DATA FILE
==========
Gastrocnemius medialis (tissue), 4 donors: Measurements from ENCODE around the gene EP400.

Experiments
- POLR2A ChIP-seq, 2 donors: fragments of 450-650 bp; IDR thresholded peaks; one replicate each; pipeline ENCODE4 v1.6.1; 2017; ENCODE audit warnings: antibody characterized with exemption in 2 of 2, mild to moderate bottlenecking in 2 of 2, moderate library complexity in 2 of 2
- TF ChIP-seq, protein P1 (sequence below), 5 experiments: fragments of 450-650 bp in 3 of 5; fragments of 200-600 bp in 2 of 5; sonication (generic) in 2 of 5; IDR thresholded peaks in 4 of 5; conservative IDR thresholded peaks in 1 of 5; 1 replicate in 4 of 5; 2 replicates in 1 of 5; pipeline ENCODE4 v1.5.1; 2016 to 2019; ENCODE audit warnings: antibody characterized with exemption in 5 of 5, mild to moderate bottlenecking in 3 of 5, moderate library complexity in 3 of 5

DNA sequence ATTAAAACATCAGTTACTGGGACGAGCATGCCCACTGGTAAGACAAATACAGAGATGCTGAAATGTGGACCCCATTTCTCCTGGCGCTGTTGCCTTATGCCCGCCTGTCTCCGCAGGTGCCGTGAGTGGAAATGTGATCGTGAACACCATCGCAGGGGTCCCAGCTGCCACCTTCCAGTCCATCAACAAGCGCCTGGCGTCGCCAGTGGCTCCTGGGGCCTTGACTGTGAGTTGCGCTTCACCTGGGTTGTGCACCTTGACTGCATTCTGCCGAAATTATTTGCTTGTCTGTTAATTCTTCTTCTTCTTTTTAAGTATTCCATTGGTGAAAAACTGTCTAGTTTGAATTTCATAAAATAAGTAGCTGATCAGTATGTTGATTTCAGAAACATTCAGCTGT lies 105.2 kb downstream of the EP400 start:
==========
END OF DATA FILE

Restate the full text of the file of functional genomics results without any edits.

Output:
Gastrocnemius medialis (tissue), 4 donors: Measurements from ENCODE around the gene EP400.

Experiments
- POLR2A ChIP-seq, 2 donors: fragments of 450-650 bp; IDR thresholded peaks; one replicate each; pipeline ENCODE4 v1.6.1; 2017; ENCODE audit warnings: antibody characterized with exemption in 2 of 2, mild to moderate bottlenecking in 2 of 2, moderate library complexity in 2 of 2
- TF ChIP-seq, protein P1 (sequence below), 5 experiments: fragments of 450-650 bp in 3 of 5; fragments of 200-600 bp in 2 of 5; sonication (generic) in 2 of 5; IDR thresholded peaks in 4 of 5; conservative IDR thresholded peaks in 1 of 5; 1 replicate in 4 of 5; 2 replicates in 1 of 5; pipeline ENCODE4 v1.5.1; 2016 to 2019; ENCODE audit warnings: antibody characterized with exemption in 5 of 5, mild to moderate bottlenecking in 3 of 5, moderate library complexity in 3 of 5

DNA sequence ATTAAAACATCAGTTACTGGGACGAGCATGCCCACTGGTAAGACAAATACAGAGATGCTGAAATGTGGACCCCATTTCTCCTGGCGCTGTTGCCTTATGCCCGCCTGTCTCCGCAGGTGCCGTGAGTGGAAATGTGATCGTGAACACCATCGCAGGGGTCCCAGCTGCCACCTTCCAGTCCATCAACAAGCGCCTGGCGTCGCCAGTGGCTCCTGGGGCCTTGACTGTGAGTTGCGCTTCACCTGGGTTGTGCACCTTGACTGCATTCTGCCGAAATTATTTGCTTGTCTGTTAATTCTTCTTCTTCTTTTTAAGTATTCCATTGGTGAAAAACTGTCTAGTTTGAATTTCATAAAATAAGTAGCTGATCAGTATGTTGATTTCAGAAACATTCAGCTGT lies 105.2 kb downstream of the EP400 start: